Cherry-picking season may have ended, but Sturgeon Bay is still honoring the peninsula’s iconic stone fruit through its annual public-art display.
Gigantic cherries have lined the streets of downtown Sturgeon Bay throughout the summer, and soon they’ll be auctioned off. But these aren’t the edible kind – there’s one built of steel, another arranged out of driftwood and many covered in layers of paint. Twenty-five cherry-shaped sculptures make up Cherries Jubilee 2021.
The public-art project started 21 years ago with fiberglass sturgeons. Themes have rotated every few years ever since to include lighthouses, sailboats, benches, chairs and now cherries. Destination Sturgeon Bay auctions off the sculptures at the end of the public display, with proceeds split between the artists and the Sturgeon Bay Beautification Fund.
“Public street art has become a staple to the Sturgeon Bay community,” said Carly Sarkis, the marketing and events director for Destination Sturgeon Bay. “We create a walking map each year that follows our bridge walk, so it’s also a great way to see Sturgeon Bay and get your steps in.”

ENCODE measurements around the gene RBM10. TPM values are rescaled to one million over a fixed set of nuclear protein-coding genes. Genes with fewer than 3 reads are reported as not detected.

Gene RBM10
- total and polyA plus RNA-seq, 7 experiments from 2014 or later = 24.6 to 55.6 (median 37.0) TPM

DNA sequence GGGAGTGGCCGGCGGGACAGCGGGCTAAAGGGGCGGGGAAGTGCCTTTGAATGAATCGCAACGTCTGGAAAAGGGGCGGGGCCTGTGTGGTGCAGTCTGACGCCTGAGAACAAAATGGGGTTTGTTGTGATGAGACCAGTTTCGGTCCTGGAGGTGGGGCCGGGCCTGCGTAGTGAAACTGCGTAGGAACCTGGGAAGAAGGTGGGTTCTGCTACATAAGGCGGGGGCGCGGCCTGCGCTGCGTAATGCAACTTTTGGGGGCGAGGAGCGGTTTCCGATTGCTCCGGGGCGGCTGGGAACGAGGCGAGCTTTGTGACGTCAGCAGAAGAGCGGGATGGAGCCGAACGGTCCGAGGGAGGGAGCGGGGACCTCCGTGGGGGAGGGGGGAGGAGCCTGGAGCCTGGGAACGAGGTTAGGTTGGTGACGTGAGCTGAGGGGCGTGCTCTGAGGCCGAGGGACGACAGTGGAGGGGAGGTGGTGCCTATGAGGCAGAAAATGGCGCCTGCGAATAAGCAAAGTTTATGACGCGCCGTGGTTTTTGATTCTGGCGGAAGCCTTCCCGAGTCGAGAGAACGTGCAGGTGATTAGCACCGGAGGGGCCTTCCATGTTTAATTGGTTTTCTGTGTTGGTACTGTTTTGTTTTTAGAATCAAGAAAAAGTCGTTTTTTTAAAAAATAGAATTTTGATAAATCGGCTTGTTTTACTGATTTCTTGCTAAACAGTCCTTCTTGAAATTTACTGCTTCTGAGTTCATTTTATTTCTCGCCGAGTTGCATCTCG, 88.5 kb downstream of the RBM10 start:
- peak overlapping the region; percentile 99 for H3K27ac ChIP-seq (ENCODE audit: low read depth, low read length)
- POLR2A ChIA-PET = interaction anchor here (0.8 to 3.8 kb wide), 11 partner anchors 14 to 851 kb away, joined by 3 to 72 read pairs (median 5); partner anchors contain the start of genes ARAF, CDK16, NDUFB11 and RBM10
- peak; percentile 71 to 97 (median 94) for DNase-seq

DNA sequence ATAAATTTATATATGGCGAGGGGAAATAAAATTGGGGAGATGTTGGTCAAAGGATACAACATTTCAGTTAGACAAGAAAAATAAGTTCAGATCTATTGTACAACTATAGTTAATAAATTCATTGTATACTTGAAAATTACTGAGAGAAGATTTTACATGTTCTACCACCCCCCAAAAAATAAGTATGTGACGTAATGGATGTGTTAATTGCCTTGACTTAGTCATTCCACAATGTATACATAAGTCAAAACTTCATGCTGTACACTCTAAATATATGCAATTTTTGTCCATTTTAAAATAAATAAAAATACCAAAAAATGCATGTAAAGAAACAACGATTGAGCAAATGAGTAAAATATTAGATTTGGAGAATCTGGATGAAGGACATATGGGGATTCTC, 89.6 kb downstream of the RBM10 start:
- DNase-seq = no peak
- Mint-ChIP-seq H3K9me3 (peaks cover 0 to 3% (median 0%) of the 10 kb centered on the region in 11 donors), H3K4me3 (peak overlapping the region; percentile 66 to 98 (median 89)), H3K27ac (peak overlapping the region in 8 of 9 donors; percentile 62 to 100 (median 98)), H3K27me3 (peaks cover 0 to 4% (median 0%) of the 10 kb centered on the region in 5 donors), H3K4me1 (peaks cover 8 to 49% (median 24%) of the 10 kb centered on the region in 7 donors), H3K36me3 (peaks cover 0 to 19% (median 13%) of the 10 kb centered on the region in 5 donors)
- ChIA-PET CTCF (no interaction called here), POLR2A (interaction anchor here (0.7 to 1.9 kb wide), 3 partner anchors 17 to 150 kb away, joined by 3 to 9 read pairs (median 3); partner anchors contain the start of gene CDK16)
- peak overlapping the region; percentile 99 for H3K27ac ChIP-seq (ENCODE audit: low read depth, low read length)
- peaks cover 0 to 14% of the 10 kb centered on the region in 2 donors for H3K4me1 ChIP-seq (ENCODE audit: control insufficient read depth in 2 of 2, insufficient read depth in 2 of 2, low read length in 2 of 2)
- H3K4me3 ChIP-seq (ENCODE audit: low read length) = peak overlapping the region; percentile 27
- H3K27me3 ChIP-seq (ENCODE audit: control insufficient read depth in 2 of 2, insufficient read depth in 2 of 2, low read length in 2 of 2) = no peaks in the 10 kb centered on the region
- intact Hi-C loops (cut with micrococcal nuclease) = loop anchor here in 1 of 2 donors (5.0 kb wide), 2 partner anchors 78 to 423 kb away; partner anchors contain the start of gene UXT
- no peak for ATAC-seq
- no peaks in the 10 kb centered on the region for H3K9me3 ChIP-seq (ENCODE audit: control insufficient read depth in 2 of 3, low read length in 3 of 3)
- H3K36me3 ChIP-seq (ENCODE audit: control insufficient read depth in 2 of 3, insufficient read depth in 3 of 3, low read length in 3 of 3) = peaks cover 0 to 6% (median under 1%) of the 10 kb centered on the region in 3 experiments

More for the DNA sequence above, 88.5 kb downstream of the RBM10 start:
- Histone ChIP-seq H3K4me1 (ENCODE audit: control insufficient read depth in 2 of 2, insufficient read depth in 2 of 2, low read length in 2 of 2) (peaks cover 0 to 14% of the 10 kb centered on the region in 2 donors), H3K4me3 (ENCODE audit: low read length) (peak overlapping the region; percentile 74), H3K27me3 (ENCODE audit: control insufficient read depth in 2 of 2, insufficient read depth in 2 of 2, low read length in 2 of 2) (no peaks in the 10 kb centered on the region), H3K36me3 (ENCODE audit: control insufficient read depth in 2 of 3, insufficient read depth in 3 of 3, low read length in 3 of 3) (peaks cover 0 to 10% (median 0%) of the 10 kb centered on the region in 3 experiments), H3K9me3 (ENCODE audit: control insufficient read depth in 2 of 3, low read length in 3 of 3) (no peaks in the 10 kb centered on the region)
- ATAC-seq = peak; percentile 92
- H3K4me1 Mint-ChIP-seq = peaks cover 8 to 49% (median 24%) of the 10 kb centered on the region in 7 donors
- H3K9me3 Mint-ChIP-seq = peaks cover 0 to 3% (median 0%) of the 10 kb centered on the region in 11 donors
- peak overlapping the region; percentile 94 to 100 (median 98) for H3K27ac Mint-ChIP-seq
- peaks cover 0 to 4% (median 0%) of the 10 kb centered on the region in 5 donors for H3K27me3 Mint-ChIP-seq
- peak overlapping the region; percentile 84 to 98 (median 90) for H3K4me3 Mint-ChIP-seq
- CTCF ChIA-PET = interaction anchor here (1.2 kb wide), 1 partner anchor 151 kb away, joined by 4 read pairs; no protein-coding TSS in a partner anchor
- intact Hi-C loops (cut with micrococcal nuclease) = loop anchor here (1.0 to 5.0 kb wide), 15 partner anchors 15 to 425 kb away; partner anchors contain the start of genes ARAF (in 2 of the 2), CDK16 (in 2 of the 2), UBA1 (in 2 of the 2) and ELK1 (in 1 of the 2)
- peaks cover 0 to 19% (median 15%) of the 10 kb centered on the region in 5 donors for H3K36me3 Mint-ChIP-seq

The map of the sculptures shows five located along the West Waterfront and 20 between 1st and 8th Avenues on the east. It numbers the sculptures to suggest a walking route that crosses the water twice: first across the historic Michigan Street bridge from the east, then back via the Oregon Street bridge.
A panel of local judges selects 25 artists to participate after reviewing the submitted applications. Artists may apply paint, mosaic pieces and other media to a templated cherry and stand provided by Destination Sturgeon Bay, or they may create a free-form cherry. Free-form examples this year include sculptures made of metal, wood and stained glass.
Incorporating cherry themes and puns, the creative titles of the art projects delight, too. Welded license plates cover “Prunus Weldius,” and cherry and nautical-themed images wrap around “Cherry-Go-Round.” A giant silver spoon digs into the “chocolate” covering the sculpture titled “Chocolate-Covered Bliss.”
A live, virtual auction has been taking place over many weeks on the Handbid app, and it will end Sept. 18 at 5:30 pm. Handbid allows bidders to participate remotely, and it sends a notification when someone outbids them.
During Labor Day weekend, the cherry sculptures were moved to Martin Park for a collective display before the auction ends. Then Let’s Go Door County hosts an auction preview on the final day, going through each project and interviewing attending artists.
“I love seeing the artists at the end of the year – so proud of their work, and seeing the wheels turning in their heads as they prepare their design for the next year,” Sarkis said.